After killer cop walks free, Uprising rocks St. Louis
After racist killer cop walks free
Furious and frustrated, people in St. Louis have been taking to the streets since a Sept. 15 not-guilty verdict acquitting a white ex-cop for the 2011 killing of a young Black man, Anthony Lamar Smith. By Tuesday morning, Sept. 19, more than 120 people had been arrested during four days of demonstrations. Organizers foresaw more protests.
Cop Jason Stockley had been charged with first-degree murder and armed criminal action for shooting 24-year-old Smith five times under highly suspect circumstances. The charge carried a sentence of life in prison without parole. Probably doubtful that St. Louis residents would find in his favor, Stockley had waived his right to a jury trial, leaving the ruling up to Circuit Judge Timothy Wilson.
Prosecutors called the judge’s acquittal of Stockley appalling, given the extent of damning evidence against him. They said Stockley was out of control during a three-mile car chase at over 80 miles an hour, and that he shot Smith without provocation. Audio evidence from the dashcam video in Stockley’s car captured him telling his partner, “We’re killing this m*****f***er don’t you know it.” In less than a minute, he shot Smith five times.
Stockley is believed to have planted a gun in Smith’s car. The gun was covered with Stockley’s DNA but none of Smith’s. Moments after the shooting, Stockley was shown on video rummaging through a bag in the back of his police vehicle and returning to reach into Smith’s car.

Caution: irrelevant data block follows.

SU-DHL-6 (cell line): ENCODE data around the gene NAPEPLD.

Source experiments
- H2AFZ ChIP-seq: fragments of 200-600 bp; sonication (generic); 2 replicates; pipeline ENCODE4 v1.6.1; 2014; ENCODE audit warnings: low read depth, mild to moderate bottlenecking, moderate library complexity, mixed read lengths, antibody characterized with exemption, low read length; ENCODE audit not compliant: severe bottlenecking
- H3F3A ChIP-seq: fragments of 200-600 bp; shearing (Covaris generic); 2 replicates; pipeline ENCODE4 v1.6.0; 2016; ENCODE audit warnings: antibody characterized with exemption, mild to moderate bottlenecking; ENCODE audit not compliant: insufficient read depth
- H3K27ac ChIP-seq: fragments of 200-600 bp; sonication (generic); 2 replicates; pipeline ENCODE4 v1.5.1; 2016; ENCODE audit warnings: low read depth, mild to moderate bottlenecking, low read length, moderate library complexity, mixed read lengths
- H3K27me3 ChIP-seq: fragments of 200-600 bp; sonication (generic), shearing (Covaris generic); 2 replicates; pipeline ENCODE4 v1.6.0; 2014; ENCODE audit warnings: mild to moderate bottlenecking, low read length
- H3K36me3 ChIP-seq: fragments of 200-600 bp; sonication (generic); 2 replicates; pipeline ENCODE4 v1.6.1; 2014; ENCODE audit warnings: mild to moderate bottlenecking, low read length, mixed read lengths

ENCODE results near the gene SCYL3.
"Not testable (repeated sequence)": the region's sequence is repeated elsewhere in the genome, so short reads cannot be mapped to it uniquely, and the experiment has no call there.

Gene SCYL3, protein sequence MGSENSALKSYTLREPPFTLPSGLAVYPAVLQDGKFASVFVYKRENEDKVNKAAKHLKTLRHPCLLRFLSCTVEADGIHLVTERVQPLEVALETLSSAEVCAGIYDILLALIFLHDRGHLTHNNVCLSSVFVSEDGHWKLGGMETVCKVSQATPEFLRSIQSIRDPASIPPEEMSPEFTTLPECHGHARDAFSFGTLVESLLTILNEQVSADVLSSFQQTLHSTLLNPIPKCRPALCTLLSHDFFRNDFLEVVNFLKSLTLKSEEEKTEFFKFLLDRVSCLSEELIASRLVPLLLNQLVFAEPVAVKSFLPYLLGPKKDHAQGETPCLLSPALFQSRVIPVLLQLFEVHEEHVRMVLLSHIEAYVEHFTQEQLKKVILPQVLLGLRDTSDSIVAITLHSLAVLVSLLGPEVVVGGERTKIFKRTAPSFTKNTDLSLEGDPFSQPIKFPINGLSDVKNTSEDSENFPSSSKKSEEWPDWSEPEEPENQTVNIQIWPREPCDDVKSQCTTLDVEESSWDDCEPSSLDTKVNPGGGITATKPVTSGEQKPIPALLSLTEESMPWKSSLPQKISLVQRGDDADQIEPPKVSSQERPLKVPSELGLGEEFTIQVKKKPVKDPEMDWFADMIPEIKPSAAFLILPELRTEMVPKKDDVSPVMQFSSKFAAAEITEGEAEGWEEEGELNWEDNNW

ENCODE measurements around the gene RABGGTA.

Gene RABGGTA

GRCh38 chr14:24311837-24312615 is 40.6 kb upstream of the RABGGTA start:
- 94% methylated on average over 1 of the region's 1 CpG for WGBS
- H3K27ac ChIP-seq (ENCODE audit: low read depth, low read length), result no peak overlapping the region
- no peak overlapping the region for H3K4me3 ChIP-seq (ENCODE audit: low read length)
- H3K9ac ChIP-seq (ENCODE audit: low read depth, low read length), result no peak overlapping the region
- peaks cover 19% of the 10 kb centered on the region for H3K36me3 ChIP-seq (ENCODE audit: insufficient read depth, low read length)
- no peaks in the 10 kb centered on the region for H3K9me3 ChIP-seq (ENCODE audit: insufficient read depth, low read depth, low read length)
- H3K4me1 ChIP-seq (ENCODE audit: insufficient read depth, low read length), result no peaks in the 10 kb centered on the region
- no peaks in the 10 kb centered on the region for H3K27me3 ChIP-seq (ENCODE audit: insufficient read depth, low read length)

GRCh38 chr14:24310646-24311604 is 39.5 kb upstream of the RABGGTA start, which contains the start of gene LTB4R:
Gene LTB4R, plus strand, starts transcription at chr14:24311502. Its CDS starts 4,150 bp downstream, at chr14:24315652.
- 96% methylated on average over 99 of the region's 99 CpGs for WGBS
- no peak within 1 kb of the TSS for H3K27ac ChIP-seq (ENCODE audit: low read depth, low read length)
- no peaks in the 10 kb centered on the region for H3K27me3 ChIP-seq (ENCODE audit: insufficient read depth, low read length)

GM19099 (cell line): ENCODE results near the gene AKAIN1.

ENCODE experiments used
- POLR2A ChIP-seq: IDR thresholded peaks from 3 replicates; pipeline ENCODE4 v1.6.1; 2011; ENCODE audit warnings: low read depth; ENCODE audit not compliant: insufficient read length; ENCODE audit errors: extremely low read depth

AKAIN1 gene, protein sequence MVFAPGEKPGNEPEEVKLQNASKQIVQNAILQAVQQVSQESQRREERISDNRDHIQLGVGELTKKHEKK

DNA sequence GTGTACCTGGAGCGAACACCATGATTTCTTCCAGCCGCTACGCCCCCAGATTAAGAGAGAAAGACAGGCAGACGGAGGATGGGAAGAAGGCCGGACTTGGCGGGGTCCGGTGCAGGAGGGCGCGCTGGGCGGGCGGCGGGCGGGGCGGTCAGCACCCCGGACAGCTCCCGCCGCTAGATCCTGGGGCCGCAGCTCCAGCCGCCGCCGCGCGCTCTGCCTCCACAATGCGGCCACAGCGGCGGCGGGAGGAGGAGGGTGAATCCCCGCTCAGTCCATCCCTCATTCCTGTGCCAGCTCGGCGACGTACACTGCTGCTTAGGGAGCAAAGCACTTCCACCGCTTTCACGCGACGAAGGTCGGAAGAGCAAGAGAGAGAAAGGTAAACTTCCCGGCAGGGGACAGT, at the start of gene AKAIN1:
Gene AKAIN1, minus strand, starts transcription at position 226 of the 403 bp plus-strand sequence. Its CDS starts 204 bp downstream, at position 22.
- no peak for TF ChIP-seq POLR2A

In 2013 Stockley resigned and the St. Louis Police Department paid Smith’s family a $900,000 settlement. In 2016 the FBI and the SLPD turned over new evidence to prosecutors, generating this year’s charges. But, once again, with the judge’s ruling, a killer cop walked free.
After Stockley’s acquittal on Sept. 15, protesters marched through St. Louis blocking highways. They surrounded Mayor Lyda Krewson’s house, throwing red paint and rocks that broke two windows, and marched to a police precinct, where they blocked a bus full of riot cops and smashed the windshield of a cop car. Five cops were taken to the hospital.
As police used tear gas and shot rubber bullets, a St. Louis synagogue, the Central Reform Congregation, opened its doors to about 250 protesters to protect them from police. Rabbi Susan Talve of the CRJC stressed: “Black and Brown bodies are on the line every day just because of the color of their skin. I have to be out there putting my body on the line so that another mother doesn’t lose another child.” (Jerusalem Post, Sept. 18)
White supremacist and fascist groups responded to this act of solidarity by calling on cops to invade and gas both Black people and Jews in the synagogue. One anti-Semitic tweet, which went viral, was “#GastheSynagogue.”
‘Kill our kids, we’ll kill your economy!’
Protests continued on Sept. 16 as demonstrators went to malls in mainly white suburbs shouting “Black Lives Matter” and “Cops and jails, the whole damn system is going to fail.” One sign read, “White silence is violence.”
In an upscale suburb, the Delmar Loop area of University City, protesters demanded that the police resign. They called for an economic boycott of St. Louis, chanting, “If you kill our kids, we’ll kill your economy!” Protesters also marched through shopping malls in a wealthy St. Louis County area. (St. Louis Post-Dispatch, Sept. 17)